The British High Commission in Nairobi plans to reduce staff in its Nairobi office from December as London applies austerity measures in its foreign offices.
Visa applications by Kenyans and other residents in East and Central Africa will now be processed in Pretoria, South Africa, head of communications at the British High Commission in Nairobi Stephen Burns confirmed on Saturday.
The move will mean that staff in Nairobi will be reduced, a move similar to the one taken by the United States several weeks ago.
“The visa charges remain the same and so will be the waiting period,” Mr Burns told the Sunday Nation.
A document circulated to staff at the High Commission and seen by the Sunday Nation says that the cutback is not security-related but part of the worldwide measures by the British government to cut costs.
In May, the US Embassy in Nairobi, the largest US mission in Africa, announced it will cut down its staff because of the mounting threat of attacks in Kenya suspected to be masterminded by Al-Shabaab.
In June 19, the United States said it was moving some of its Nairobi embassy personnel to other countries.
But Britain said its latest move was not as a result of security concerns but due to changes in operations by the UK Visa and Immigration (UKVI) department, adding that it had no plans to evacuate staff from Kenya or close office entirely.
Between July 16 and December 31, visa applications from the East and Central Africa will be transferred to “other hubs” including Pretoria in South Africa according to the document circulated to staff at the Nairobi office.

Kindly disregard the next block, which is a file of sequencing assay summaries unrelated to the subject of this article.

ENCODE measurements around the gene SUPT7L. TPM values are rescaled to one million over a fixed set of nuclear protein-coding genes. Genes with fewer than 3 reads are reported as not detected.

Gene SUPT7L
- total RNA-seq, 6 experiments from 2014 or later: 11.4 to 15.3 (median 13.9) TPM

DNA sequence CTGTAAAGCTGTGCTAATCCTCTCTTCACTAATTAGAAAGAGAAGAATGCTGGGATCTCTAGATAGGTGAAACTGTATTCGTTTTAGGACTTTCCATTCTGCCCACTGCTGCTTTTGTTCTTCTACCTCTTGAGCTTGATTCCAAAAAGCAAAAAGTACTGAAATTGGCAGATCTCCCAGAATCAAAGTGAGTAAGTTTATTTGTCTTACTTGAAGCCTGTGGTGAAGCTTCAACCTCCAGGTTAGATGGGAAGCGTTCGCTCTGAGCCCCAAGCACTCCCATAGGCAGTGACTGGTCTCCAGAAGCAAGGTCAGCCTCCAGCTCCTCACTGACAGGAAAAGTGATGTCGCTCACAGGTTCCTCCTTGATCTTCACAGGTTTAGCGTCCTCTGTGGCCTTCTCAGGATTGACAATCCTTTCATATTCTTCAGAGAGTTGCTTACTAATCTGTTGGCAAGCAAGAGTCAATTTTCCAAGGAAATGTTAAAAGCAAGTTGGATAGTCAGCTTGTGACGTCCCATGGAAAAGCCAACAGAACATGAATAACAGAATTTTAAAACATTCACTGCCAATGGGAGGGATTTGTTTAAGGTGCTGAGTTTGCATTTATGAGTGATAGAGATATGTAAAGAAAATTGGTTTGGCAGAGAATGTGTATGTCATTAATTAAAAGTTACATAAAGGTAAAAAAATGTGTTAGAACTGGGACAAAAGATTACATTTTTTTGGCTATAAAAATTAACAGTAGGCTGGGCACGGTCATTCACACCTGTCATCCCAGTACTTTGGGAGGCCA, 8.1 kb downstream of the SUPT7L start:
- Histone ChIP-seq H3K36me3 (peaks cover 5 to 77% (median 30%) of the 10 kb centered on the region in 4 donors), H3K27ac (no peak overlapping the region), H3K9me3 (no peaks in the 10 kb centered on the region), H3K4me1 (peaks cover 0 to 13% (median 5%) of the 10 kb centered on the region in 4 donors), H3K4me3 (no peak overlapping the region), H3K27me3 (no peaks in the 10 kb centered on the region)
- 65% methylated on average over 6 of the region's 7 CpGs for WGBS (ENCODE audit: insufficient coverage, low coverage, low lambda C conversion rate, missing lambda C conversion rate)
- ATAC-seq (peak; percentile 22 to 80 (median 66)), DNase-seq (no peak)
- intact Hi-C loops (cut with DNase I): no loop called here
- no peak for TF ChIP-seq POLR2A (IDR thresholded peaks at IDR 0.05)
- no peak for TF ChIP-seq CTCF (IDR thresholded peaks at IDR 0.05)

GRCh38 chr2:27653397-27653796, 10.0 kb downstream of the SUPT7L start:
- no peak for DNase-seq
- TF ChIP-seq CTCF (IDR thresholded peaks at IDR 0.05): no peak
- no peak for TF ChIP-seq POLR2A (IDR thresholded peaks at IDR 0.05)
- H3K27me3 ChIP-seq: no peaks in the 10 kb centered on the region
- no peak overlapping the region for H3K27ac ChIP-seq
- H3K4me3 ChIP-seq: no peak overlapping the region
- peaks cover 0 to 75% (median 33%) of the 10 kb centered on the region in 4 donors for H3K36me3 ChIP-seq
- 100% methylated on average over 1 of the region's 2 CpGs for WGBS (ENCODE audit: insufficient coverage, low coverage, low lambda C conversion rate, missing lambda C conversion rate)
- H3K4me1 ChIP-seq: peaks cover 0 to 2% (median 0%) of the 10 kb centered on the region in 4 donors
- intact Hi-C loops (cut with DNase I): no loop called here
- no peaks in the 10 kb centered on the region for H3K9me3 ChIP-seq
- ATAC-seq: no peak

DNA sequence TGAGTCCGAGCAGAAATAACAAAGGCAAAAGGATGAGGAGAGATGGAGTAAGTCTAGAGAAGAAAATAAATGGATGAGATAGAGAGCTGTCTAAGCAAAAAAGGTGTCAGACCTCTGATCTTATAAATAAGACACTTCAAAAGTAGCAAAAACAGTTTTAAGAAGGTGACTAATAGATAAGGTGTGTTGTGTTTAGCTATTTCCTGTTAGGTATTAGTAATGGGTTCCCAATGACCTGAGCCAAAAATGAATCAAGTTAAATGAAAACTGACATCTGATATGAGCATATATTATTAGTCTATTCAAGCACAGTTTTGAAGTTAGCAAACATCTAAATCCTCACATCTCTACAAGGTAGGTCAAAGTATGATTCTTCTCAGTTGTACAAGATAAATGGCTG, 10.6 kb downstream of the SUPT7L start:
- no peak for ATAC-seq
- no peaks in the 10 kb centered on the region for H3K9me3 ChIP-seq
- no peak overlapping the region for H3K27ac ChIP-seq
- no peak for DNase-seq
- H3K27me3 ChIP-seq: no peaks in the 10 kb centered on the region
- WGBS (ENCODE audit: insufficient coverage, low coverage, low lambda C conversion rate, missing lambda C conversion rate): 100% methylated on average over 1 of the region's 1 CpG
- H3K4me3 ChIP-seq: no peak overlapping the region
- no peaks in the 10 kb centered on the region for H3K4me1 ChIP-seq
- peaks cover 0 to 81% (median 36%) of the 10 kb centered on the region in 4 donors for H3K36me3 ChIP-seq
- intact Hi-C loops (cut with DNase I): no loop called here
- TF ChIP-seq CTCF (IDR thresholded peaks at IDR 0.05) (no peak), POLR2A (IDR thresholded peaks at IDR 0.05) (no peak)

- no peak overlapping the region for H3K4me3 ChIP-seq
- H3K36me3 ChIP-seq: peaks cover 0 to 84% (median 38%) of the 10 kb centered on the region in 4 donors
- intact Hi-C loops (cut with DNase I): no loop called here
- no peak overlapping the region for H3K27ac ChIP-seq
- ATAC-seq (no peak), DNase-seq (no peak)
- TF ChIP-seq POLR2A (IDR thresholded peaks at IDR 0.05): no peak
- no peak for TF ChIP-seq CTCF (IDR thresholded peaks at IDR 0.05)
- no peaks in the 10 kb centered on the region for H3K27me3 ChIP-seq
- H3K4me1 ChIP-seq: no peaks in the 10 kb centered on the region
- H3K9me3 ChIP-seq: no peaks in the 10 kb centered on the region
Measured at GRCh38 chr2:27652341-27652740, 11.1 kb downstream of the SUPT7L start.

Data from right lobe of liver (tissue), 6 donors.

“The Nairobi visa section will not close completely but after January 1, 2015, it will deal with only about 6,000 applications per year,” says the document.
These will include Kenyan official and diplomatic applications, priority visas, compassionate and urgent medical cases and official applications from the region made through local missions.
The current 38 members of staff at the visa section will be reduced to seven and staff are now leaving in phases until that number is attained.
The document further says staff will leave for other postings overseas or in the UK while others will be reduced through voluntary and compulsory redundancy schemes” by December 31.
Britain says in the document that the actions are in response to a request by the Foreign and Commonwealth Office which asked all government departments to scale down staff.
“The request opened the door for us to assess again the operational set-up of the Africa region. Some departments work in a way that means they cannot easily or mainly operate outside Kenya, visa work is however more portable,” says the document.
“There is no compelling operational requirement to keep staff in Kenya to assess and process applications from East and Central regions when this work can be moved to other hubs,” the communication says.
The UK said the action was in line with its strategic direction to operate fewer overseas hubs adding that “these changes are therefore primarily an operational and administrative measure not one led by security”.
Britain also said the movement was not as a result of poor performance in the Nairobi office adding that the East and Central Africa region was a “high performing region”.
“Although the East and Central Africa region covers a very large geographical area, and we have always had a diverse intake covering some very high risk countries, the number of applications from individual countries are small and Nairobi is the smallest hub in Africa based on intake,” the document says.
Last month, London closed its consulate offices in Mombasa when the country issued travel advisory in Mombasa.
—- Daily Nation
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